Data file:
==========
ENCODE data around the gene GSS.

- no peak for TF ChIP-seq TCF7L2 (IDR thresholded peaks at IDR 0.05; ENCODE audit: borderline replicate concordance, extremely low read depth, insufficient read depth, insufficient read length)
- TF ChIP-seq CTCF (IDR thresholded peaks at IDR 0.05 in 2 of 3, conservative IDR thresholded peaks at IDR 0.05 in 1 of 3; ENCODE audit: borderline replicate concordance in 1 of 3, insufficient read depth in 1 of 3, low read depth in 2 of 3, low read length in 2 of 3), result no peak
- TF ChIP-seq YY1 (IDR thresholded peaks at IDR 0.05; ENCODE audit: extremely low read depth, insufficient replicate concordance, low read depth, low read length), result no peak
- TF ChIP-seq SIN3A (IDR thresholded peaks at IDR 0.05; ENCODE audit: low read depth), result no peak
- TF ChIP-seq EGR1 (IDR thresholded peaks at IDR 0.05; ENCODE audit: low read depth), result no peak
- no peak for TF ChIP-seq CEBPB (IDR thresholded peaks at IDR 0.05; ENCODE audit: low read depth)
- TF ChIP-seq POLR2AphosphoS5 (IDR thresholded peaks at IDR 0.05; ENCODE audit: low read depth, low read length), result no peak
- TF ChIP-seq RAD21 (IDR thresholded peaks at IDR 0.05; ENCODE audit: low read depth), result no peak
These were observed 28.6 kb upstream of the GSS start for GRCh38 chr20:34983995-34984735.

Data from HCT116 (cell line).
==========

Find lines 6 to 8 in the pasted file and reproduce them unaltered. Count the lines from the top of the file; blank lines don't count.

- TF ChIP-seq EGR1 (IDR thresholded peaks at IDR 0.05; ENCODE audit: low read depth), result no peak
- no peak for TF ChIP-seq CEBPB (IDR thresholded peaks at IDR 0.05; ENCODE audit: low read depth)
- TF ChIP-seq POLR2AphosphoS5 (IDR thresholded peaks at IDR 0.05; ENCODE audit: low read depth, low read length), result no peak